Over the past few weeks, many people have written kind words about their True/False experiences. Here are a few of our favorites.
Film critic Nick Pinkerton and Nicolas Rapold had an amusing conversation in SundanceNOW about their first trip to our small mid-western town.
Nicolas Rapold: I too was suspicious, especially when I heard the verb “experience” applied to True/False in lieu of “attend.” But fortunately the high quality of the programming never put me in the awkward position of praising the hospitality for want of anything else to say. Some of my increased feeling of well-being came from seeing theaters packed for the likes of a Chilean film featuring old folks in a nursing home waiting to die. It made me vaguely ashamed of the single-digit audience turnouts not infrequent at challenging programs back home in bonnie New York. Obviously the festival is a special event, but where are these curious moviegoers of many ages when I sit nearly alone at something awesome at Anthology Film Archives, wiping last-minute-samosa grease off my hands? Are my eating habits perhaps driving away potential waves of repertory enthusiasts?
Nick Pinkerton: The movie you are referring to, of course, is Cristian Soto and Catalina Vergara’s The Last Station, which, with its highly composed images—a face perfectly framed in a small mirror at the bottom of a drawer comes to mind—and lack of the instructive graphics and contextualizing voiceover that mark the infotainment documentary, is fairly representative of True/False’s programming. As for the cinema savvy of the average Columbian (Columbianite?), I must agree—the only time anything like “Oh my stars” prudery emerged was in a screening of Peter Whitehead’s The Fall, when a Destructionist theater group pummeled a live chicken to pieces against the wires of a piano they’d already chopped into kindling with an axe, after which half of the crowd walked out to protest the senseless death of some poultry in 1968. This played as part of a sidebar called Neither/Nor hosted by Columbia’s one FULL-TIME cinema, The Ragtag. The bill-of-fare was made of historical precedents to the festival’s signature dish, neither-fish-nor-fowl documentaries that blur the boundary between… well, you know the rest. Jim McBride was there with David Holzman’s Diary, while the Neither/Nor series was curated by some New York critic called Eric Hynes, who sort of looks like the Hip, Concerned Teacher in an after-school special from 1981. Where did they get that guy?
Critic Eric Hynes, who curated our first ever Neither/Nor chimera series, described True/False as “some kind of monster” in an excellent piece for Cinemascope. Among many other things, Eric wrote on what he sees as our unique critical slant.
With these films as a kind of standard for docu-cinematic delirium, it becomes tempting to judge all of True/False programming according to that standard. While this may be a somewhat reductive or misguided impulse (the implications of which I’ll explore shortly), it nevertheless speaks to True/False’s unique place within the festival landscape. Not just another doc survey, industry marketplace, or act of small-town self-promotion, T/F has a genuinely critical slant—and one that, by now bringing critics into the curation process, implies an ongoing interrogation of the art (and act) of documentary filmmaking rather than just a showcasing of the year’s more appealing fare. At least potentially, it’s programming as scrutinizing rather than cheerleading, inviting critical engagement not just with the chosen films but also with the choosing of those films.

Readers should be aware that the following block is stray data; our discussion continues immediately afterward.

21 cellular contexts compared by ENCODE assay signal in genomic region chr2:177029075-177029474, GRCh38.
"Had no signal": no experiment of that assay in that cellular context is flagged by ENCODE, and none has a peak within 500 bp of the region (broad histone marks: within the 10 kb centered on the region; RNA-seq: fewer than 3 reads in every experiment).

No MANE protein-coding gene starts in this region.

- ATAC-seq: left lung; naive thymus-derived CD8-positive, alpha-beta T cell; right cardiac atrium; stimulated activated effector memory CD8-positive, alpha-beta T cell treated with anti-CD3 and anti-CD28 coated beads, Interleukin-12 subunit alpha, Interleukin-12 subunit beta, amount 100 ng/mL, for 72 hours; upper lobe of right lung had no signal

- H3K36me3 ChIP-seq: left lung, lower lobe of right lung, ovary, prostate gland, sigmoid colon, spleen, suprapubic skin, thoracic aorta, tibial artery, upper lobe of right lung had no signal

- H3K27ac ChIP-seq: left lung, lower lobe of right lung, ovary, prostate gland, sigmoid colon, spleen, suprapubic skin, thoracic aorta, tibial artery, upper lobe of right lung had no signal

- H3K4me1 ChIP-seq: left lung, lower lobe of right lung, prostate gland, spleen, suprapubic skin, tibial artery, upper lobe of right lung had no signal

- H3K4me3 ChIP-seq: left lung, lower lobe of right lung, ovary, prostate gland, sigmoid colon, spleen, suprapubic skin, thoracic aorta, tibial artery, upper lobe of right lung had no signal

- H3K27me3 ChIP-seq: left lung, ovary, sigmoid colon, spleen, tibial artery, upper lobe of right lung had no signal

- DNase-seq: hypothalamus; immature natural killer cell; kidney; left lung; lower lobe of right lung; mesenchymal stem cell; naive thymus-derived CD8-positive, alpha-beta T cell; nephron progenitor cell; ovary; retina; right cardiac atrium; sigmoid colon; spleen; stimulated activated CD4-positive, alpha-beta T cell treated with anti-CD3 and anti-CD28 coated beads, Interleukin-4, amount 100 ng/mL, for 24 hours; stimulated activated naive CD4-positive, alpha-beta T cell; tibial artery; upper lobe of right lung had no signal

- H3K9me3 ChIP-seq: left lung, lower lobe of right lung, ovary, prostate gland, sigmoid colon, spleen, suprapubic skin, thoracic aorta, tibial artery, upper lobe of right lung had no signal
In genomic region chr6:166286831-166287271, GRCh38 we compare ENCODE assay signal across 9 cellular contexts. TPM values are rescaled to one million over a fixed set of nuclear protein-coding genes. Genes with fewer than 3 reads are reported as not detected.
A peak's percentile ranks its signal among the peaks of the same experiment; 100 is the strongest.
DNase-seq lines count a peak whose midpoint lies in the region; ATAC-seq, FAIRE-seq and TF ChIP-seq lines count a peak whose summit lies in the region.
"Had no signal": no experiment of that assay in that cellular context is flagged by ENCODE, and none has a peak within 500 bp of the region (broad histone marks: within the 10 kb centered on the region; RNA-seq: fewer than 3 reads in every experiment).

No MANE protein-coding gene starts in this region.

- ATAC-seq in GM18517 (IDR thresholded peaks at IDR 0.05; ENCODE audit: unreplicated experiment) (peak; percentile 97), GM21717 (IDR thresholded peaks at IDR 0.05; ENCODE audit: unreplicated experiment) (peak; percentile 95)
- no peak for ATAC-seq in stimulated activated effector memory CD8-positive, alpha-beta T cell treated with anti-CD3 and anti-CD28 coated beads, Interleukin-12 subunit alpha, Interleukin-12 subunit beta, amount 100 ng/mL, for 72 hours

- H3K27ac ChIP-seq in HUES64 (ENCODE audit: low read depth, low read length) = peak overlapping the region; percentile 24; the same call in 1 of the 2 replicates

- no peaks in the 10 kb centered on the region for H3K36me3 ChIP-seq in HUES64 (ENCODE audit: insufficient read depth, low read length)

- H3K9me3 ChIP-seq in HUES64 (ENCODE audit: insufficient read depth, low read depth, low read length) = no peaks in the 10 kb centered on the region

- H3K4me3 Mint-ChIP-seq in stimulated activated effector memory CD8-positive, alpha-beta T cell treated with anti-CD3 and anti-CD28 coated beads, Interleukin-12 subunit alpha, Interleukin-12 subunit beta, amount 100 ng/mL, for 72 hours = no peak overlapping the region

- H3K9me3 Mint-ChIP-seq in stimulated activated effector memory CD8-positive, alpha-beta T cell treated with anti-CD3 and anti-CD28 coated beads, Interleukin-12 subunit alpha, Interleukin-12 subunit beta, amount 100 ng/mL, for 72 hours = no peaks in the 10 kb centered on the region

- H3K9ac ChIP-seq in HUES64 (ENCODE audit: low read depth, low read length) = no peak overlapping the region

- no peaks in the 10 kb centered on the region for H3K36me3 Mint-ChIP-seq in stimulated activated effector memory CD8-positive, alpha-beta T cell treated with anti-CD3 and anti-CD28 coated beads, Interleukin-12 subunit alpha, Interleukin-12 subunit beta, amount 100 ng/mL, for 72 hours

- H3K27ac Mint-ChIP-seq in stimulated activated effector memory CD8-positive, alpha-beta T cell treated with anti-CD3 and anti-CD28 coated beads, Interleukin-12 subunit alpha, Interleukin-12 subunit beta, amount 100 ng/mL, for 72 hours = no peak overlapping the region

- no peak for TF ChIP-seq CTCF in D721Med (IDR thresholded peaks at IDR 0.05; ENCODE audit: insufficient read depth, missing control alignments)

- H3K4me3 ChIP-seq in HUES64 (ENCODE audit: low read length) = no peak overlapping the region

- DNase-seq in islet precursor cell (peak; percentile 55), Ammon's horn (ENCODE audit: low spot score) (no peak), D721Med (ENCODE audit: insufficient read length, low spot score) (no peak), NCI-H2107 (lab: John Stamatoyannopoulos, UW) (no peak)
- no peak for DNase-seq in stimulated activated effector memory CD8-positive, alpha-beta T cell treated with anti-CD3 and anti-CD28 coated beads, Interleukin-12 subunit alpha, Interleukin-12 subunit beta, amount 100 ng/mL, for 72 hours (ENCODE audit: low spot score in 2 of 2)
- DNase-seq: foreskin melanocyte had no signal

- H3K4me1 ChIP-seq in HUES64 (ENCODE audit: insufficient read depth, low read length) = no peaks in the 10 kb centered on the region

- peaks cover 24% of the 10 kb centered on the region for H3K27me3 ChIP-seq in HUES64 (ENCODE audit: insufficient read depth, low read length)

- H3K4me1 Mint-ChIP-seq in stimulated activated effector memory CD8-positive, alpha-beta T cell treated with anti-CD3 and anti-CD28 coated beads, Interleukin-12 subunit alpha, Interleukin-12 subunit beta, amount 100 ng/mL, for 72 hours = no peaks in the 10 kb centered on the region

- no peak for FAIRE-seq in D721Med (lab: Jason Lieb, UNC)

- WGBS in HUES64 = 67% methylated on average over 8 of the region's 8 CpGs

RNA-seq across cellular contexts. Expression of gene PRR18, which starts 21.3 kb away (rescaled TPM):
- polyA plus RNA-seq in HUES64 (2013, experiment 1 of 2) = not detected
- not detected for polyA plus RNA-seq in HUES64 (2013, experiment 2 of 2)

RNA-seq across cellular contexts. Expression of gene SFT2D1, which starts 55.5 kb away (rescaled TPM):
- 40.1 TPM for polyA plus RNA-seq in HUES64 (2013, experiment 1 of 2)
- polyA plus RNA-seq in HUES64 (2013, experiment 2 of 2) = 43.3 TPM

Ben Kenigsburg at Time Out Chicago said of his weekend:
I wanted to write about T/F almost immediately after I arrived, because it’s clearly one of the best-managed and enjoyable film festivals within extended driving distance of Chicago. (The trip takes about seven hours, though various permutations of flying and busing are also available.) Compressing a heady mix of filmgoing and socializing into a long weekend—this year’s edition ran February 28 through March 3—the event seems both intensely curatorial and casually eccentric. Or to put it another way: Never did I dream that one day I could order borscht from a Missouri cinema concession stand and then take it into a screening of Jim McBride’s landmark docu-fiction David Holzman’s Diary (1967).
Vadim Rizov crafted two excellent dispatches for Filmmaker Magazine, briefly reviewing films he saw here in Columbia. The first reflects on These Birds Walk, The Garden of Eden and The Machine Which Makes Everything Disappear, while the second ponders Sleepless Nights and Computer Chess. Vadim also gave us a shout out in the Onion AV Club’s best festival experiences.
Other outstanding responses included Kevin B. Lee’s “Funner Than Fiction” Video at the British Film Institute, Tim Grierson’s report at Paste Magazine, Brian Brooks’s coverage for The Film Society of Lincoln Center, Basil Tsiokos’s post at What (Not) To Doc, Tom Roston’s capsule reviews at PBS’s Doc Soup blog and IndieWire‘s list of 8 things we are doing right. Locally, The Columbia Daily Tribune and Vox Magazine expanded their coverage further than ever before, digging deep into every nook and cranny of the festival.
On the audio side, Adam Schartoff of Brooklyn’s Filmwax Radio recorded a series of dispatches from Columbia featuring conversations with Gabriela Cowperthwaite of Blackfish, film producer Esther Robinson, T/F co-conspirator David Wilson, Omar Mullick and Bassam Tariq of These Birds Walk, Maxim Pozdorovkin of Pussy Riot: A Punk Prayer and Judith Helfand about our SWAMI program. KBIA also created an eleven-part series titled True/False Conversations which offers both audio and transcripts of brief interviews with filmmakers and fest-goers.